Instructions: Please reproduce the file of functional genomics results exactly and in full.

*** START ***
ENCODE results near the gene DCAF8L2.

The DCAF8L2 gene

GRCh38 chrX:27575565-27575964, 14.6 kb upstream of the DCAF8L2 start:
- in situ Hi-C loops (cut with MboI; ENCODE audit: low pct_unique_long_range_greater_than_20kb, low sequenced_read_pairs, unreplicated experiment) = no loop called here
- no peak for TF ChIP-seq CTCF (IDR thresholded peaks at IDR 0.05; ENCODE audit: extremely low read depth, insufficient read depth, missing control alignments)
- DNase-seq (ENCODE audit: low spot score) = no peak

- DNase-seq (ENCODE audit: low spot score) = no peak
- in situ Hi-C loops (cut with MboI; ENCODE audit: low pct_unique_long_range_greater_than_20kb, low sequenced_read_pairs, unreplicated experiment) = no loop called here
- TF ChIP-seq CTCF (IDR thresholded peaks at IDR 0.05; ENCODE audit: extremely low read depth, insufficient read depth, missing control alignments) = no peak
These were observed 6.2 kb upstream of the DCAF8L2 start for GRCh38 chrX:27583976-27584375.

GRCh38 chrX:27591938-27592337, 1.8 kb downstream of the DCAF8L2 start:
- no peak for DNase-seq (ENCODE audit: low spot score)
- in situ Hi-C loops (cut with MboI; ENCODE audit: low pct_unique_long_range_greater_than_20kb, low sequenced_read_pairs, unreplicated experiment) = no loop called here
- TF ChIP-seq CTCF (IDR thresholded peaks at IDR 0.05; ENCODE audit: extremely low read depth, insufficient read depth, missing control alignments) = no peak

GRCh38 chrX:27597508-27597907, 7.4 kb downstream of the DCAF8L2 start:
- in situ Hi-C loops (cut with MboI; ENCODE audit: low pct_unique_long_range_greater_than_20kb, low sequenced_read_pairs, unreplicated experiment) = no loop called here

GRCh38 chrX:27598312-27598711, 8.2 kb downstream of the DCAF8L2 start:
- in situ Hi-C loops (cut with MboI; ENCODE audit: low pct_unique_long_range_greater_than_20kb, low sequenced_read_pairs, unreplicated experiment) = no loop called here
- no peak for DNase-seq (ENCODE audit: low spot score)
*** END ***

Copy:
ENCODE results near the gene DCAF8L2.

The DCAF8L2 gene

GRCh38 chrX:27575565-27575964, 14.6 kb upstream of the DCAF8L2 start:
- in situ Hi-C loops (cut with MboI; ENCODE audit: low pct_unique_long_range_greater_than_20kb, low sequenced_read_pairs, unreplicated experiment) = no loop called here
- no peak for TF ChIP-seq CTCF (IDR thresholded peaks at IDR 0.05; ENCODE audit: extremely low read depth, insufficient read depth, missing control alignments)
- DNase-seq (ENCODE audit: low spot score) = no peak

- DNase-seq (ENCODE audit: low spot score) = no peak
- in situ Hi-C loops (cut with MboI; ENCODE audit: low pct_unique_long_range_greater_than_20kb, low sequenced_read_pairs, unreplicated experiment) = no loop called here
- TF ChIP-seq CTCF (IDR thresholded peaks at IDR 0.05; ENCODE audit: extremely low read depth, insufficient read depth, missing control alignments) = no peak
These were observed 6.2 kb upstream of the DCAF8L2 start for GRCh38 chrX:27583976-27584375.

GRCh38 chrX:27591938-27592337, 1.8 kb downstream of the DCAF8L2 start:
- no peak for DNase-seq (ENCODE audit: low spot score)
- in situ Hi-C loops (cut with MboI; ENCODE audit: low pct_unique_long_range_greater_than_20kb, low sequenced_read_pairs, unreplicated experiment) = no loop called here
- TF ChIP-seq CTCF (IDR thresholded peaks at IDR 0.05; ENCODE audit: extremely low read depth, insufficient read depth, missing control alignments) = no peak

GRCh38 chrX:27597508-27597907, 7.4 kb downstream of the DCAF8L2 start:
- in situ Hi-C loops (cut with MboI; ENCODE audit: low pct_unique_long_range_greater_than_20kb, low sequenced_read_pairs, unreplicated experiment) = no loop called here

GRCh38 chrX:27598312-27598711, 8.2 kb downstream of the DCAF8L2 start:
- in situ Hi-C loops (cut with MboI; ENCODE audit: low pct_unique_long_range_greater_than_20kb, low sequenced_read_pairs, unreplicated experiment) = no loop called here
- no peak for DNase-seq (ENCODE audit: low spot score)